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Number 10: Spring 2015

It’s Out There Somewhere

Francesca Joseph

Ronald Britton explores deprivations, frustrations, intolerable thoughts, from a Kleinian perspective:

If this link between the parents can be tolerated it provides a prototype for an object relation of a third kind in which the child is witness and not a participant. A third position comes into existence providing us with a capacity for seeing ourselves in interaction with others and for entertaining another point of view whilst retaining our own. With the psychotic this may not be possible as he lacks the third position (Britton, 1989: 83).

Part of what Britton suggests here is that unless we can bear the frustration there’s an incapacity for thinking. This is one view. Lacan makes clear that the key is not in the content of the disturbing idea, but in the mechanism of its rejection, what he called foreclosure.

But without frustration there’s no need for the reality principle to triumph over the pleasure principle. I cannot have my parent as a lover so I must look elsewhere for what I can realistically get. Adam Phillips in his essay ‘Negative Capabilities’ writes:

What we never lose, Freud insists, is the wish for complete satisfaction. It is not desiring per se that’s the problem, it is being able to bear and bear with the inevitable repetition of incomplete satisfaction (Phillips, 2010). 

Unless we feel helpless we don’t stand a chance of feeling satisfaction – helplessness and the feelings of frustration invoked in turn by the state of helplessness is part of the process by which we get what we want. Being incapable ( helpless), is a negative capability because it’s something that can get us what we want. It is also a point of entry into a moral universe; the child needs and cannot get it alone and someone thinks it would be good for them and good for the child to help the child get what it wants. But how to advocate helplessness and its accompanying desperate feelings of frustration as a desirable state to be in? Why in particular, would the victims of abuse, people who seem trapped in a time warp where helplessness is linked to a horror, how might someone with this experience think helplessness might be desirable? Despite efforts to protect themselves from a place of helplessness, the feeling is repeatedly returned to – or perhaps never left. Maybe it’s a place that cannot be left because it’s only there that can be found hope. Hope that a need will be satisfied.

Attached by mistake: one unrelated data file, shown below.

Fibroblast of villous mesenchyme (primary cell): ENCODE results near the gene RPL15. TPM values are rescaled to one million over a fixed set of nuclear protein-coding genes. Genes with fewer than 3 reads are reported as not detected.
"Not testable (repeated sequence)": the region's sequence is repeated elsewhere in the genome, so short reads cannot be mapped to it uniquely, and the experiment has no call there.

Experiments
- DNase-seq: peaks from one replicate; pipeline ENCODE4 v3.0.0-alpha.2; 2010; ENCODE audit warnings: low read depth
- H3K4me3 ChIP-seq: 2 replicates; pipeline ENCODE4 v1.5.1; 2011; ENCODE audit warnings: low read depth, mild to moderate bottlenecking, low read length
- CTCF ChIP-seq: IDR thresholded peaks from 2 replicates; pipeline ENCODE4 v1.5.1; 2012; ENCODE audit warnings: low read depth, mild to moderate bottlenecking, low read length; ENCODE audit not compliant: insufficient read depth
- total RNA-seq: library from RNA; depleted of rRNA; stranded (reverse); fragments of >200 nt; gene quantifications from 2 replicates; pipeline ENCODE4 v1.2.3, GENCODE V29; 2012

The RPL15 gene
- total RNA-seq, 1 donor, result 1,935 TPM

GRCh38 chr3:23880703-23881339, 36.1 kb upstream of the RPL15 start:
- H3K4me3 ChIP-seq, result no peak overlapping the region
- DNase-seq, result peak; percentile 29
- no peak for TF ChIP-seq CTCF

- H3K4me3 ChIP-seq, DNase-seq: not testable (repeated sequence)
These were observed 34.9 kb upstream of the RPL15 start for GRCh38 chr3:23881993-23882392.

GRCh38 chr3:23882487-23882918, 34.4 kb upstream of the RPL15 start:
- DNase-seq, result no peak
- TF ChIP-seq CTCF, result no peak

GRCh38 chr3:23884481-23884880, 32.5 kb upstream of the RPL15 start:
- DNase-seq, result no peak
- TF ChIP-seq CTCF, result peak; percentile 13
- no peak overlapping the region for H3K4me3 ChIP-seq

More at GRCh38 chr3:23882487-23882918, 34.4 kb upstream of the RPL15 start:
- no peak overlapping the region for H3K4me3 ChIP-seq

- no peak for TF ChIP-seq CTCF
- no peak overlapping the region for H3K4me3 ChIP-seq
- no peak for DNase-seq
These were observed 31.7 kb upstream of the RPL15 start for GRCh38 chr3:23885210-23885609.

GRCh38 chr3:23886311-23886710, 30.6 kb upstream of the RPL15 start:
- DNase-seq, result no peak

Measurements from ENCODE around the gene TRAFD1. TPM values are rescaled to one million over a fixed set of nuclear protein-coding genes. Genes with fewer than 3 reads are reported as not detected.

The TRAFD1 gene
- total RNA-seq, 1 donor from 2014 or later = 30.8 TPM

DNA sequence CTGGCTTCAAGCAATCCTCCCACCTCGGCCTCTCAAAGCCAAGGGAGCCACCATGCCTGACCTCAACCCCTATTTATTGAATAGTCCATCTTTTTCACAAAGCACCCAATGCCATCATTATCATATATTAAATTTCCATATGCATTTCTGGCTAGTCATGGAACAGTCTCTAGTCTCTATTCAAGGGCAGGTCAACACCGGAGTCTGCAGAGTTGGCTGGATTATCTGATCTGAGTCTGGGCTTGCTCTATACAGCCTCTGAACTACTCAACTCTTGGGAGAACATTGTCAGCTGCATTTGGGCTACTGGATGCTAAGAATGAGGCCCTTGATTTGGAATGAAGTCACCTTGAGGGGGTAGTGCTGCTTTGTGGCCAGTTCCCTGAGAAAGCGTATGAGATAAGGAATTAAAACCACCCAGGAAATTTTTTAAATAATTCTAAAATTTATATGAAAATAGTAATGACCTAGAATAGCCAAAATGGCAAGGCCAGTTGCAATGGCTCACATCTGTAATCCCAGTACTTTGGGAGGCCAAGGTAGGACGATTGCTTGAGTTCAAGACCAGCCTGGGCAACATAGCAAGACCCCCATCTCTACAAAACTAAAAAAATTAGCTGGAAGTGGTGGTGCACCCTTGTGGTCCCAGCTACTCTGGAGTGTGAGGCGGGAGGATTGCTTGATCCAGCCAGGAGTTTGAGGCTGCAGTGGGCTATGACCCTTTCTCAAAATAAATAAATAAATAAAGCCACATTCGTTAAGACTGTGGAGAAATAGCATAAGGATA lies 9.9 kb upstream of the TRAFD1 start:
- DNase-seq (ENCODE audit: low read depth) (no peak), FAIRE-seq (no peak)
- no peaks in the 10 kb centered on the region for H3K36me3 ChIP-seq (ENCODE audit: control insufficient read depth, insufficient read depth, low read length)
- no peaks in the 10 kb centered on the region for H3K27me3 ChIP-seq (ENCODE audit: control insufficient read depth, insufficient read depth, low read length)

In Adam Phillips’ essay on Negative Capability, (Phillips, 2010), he’s suggesting that if we can’t be helpless we cannot be satisfied, but also we cannot be frustrated. And if we cannot be frustrated, we cannot not get what we want, and if we cannot tolerate not getting what we want, we can never ever emerge on the other side of the stormy seas, the seductive paradise islands , or the deadly whirlpools of the Oedipus complex in a vessel that’s still serviceable for use and adapted to reality.

So a capacity for incapacity keeps us sane and hopeful? Frustration; hateful but vital – it kick-starts the incest taboo…it may even help us stay sane ….and it keeps hope alive. Hope after all, was all that remained in Pandora’s box.